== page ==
The dining table joins together with the kitchen island to save space.

The dining table can be stowed away, turning the area into a casual hang-out bar.

Design: IDID

 

6. Bathroom breaks are real

Besides thinking about the communal areas in your HDB flat, think also about the common bathroom for your guests. How you design your common bathroom can reflect who you are as a host, and it’s especially important if you’re hosting some of your guests overnight.

Throw in more than the essentials for a luxe bathroom experience.

Design: Spire id

Of paramount importance, make sure the bathroom is kept clean and dry constantly. An exhaust fan will help. Have proper storage to stow away extra bathroom essentials that your visitors might want to use. Open storage works best so they can see at a glance where everything is and don’t have to spend the next few minutes opening up cupboards. Ensure there’s enough room on the vanity counter for them to store their own essentials. Finally, throw in that extra hand towel, invest in Aesop hand washing liquids and get in those scents for that luxe hotel en-suite experience.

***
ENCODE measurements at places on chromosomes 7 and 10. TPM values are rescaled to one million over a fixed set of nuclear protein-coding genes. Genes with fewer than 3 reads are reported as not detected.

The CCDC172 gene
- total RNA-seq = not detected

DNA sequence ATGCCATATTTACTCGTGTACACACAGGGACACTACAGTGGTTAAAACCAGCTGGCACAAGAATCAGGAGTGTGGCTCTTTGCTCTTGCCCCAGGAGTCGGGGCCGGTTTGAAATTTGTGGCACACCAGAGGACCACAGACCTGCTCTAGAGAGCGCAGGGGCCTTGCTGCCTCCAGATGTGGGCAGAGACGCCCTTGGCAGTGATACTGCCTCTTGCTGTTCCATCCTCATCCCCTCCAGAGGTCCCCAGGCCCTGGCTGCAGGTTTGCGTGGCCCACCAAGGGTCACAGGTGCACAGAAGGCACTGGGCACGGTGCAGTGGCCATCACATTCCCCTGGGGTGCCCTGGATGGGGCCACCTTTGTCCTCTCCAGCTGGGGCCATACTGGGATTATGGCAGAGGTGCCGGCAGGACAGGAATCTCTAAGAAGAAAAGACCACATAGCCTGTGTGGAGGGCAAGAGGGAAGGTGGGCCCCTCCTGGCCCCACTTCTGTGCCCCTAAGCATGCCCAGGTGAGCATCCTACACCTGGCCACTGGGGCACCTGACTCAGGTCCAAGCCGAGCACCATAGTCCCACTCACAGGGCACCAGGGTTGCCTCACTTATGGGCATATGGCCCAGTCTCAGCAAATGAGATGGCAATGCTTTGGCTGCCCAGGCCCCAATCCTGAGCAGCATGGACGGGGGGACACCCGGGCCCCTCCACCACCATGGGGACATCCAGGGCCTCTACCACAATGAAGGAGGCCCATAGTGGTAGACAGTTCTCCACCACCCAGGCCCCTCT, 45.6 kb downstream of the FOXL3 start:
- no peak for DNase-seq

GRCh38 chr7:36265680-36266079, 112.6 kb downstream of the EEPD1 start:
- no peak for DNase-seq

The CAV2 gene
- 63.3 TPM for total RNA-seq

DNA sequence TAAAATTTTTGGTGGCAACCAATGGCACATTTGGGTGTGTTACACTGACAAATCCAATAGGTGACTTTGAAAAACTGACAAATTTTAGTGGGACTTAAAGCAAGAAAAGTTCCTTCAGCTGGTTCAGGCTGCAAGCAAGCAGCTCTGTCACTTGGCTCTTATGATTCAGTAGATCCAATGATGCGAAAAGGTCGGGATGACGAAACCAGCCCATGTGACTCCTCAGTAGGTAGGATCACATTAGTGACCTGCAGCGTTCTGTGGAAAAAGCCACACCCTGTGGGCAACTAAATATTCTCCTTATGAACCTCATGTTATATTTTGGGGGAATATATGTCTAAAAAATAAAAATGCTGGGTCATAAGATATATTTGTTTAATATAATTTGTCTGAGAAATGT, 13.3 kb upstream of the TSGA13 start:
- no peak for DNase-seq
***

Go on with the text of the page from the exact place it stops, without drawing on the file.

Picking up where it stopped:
If you have guests staying over, a vanity counter with space gives them room to display their own bathroom essentials.

Design: DB Studio

 

7. Have plenty of storage space for entertaining essentials

When you entertain often, you tend to amass a few entertaining essentials that you will eventually need room for. They can be served wares like trays, platters and carafes, dining table linens, mood decoration items or extra pillows and blankets. So when designing your HDB flat for hosting and entertaining, always incorporate more hidden storage to keep everything out of sight and clutter-free.

The handsome wood cabinets by the side of the long dining table display the homeowner’s whisky collection on the open shelves and other entertaining essentials within the closed cupboards.

Design: Reimage Decor

This open concept HDB flat went with an ultra-long kitchen area, all the better to custom build shelves for storage.

Design: Artistroom

 

8. Close off your private spaces

Instead of going to the extent of locking your bedroom door, you might want to opt for a softer approach to make it clear to your guests that you don’t like them meandering around the private spaces of your home. A door that closes off the corridor into the entrances of your bedrooms could be a good way to let your visitors know you don’t want them nosing about. Make it a hidden door if you want to make it more covert and hard to find. The additional door will also help to keep your air-conditioning cool within the communal spaces.

A barn-style door closes off the bedroom areas from the rest of the communal spaces.

Design: The 80’s Studio